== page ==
Excerpt | The Predicament of Knowledge: A Challenge for Culture Design


by Joe Brewer, coming in Kosmos Journal, Fall | Winter 2016

Imagine if we collectively knew all that is needed to solve the hardest social problems in the world. Whether it’s political corruption or mass poverty, ecological devastation or terrorism, the refugee crisis or structural racism, the root causes for all of these issues are deeply and systemically cultural.

So what if we already knew how to design changes in culture and solve problems like these? Wouldn’t that be a worthwhile thing to do? Read on and I will try to convince you that this seemingly impossible feat is already within reach—all we have to do is put the right pieces together.

I’ve been thinking a lot recently about how much truly excellent knowledge there is in the world. Just last week, I was deep in conversation with a woman I work with about the science of cognitive linguistics and how much is known about human thought and behavior after half a century of advances in the cognitive and behavioral sciences.

We delved into the foundational research on human categories from the late 1970’s;1 how metaphors arise from neural mapping of concrete body movements to the abstract domain of conceptual thought formalized in the early 80’s;2 and the exploration of social scripts as windows into the mental structuring of social experience during this same period of time.3 A quiet revolution was simmering in the social sciences that clearly explained how the human mind constructs and interprets reality in social settings. Yet to this day, much of it is overlooked or ignored.

Here’s the kicker… all of this knowledge is 30 to 40 years old!

Why is it that people getting trained for media and communications today are not learning about frame semantics, conceptual metaphors, body-based reasoning, and all the other foundational insights from linguistics from a generation ago? A similar question could be asked about academics that rarely venture into other fields to learn what is happening in them—estimates are as high as 90% of all peer-reviewed work never gets cited.4 It’s partly to do with a special kind of blindness that dominates the world today — the over-emphasis of the new as somehow ‘better’ than what came before.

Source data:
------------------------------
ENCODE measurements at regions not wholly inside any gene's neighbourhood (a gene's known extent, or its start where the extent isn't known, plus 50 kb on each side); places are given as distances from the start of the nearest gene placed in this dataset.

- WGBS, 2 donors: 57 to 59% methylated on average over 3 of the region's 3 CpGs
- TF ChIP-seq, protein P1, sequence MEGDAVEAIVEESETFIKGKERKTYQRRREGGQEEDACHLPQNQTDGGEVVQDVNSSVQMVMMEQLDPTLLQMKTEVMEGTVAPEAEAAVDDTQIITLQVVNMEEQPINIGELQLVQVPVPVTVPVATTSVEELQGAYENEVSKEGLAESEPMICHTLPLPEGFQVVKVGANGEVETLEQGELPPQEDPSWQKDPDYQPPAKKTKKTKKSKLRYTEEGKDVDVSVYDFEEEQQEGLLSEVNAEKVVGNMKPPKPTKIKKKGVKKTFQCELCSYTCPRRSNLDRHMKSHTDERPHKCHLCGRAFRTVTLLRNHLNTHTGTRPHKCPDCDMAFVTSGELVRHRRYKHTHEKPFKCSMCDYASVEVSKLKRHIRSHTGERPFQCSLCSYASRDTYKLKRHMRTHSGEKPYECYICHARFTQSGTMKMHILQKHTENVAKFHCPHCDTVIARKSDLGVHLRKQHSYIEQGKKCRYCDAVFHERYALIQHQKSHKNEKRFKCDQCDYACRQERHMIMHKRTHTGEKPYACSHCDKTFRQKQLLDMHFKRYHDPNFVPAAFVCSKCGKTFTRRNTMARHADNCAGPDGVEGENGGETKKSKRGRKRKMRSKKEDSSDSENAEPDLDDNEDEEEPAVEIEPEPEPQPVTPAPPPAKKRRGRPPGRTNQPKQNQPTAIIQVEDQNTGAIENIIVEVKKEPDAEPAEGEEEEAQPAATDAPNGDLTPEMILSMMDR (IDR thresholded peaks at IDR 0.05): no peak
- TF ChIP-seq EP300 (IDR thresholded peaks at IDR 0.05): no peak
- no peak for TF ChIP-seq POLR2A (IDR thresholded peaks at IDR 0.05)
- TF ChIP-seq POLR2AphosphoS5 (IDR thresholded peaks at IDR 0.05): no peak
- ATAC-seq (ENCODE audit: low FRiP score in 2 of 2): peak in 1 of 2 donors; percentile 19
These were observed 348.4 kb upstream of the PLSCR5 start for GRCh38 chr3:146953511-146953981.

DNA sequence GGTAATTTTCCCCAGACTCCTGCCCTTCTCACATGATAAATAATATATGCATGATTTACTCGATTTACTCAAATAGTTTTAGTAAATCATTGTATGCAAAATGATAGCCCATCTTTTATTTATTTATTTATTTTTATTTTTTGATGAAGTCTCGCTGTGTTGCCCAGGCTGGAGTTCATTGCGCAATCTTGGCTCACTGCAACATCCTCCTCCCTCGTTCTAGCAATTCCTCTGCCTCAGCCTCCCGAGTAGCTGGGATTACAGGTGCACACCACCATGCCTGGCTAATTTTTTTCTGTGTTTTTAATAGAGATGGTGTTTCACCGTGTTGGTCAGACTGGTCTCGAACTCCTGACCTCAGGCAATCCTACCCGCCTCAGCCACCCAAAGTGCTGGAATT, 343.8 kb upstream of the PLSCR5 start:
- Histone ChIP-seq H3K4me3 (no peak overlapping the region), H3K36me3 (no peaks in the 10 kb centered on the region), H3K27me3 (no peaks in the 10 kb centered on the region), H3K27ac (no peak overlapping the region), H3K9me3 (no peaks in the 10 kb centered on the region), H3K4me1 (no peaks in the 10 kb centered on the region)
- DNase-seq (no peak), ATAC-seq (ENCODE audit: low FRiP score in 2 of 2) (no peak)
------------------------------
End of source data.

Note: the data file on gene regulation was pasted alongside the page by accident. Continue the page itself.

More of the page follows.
We have learned to treat scientific knowledge in the same throwaway manner that we do for older versions of laptops and smartphones. Mention a book from 15 years ago and watch as eyes glaze over. How could that possibly be relevant today? The amazing truth is that there has been a veritable explosion of knowledge accompanying the exponential explosion in human population (and all the emergent social complexities that came with it).

Here is a little known fact that should blow your mind: 90% of all scientists who have ever lived are alive today.5 That’s right! We create more knowledge in a year than was produced in the first 300 years after the scientific revolution. This expansion can be seen in the number of peer-review journal articles, millions of people graduating from college and advance studies (see Figure 1) every year and entering the workforce (if they are lucky enough to find increasingly rare employment opportunities), and the massive flood of findings across every field imaginable with new sources of data and tools for its study.

Our problem isn’t that we don’t have enough knowledge; it’s that we have too much of it coming too fast for us to process and internalize. We are growing the pool of knowledge and insights at an exponential rate, yet failing to synthesize or apply it rapidly enough to tackle major social problems.

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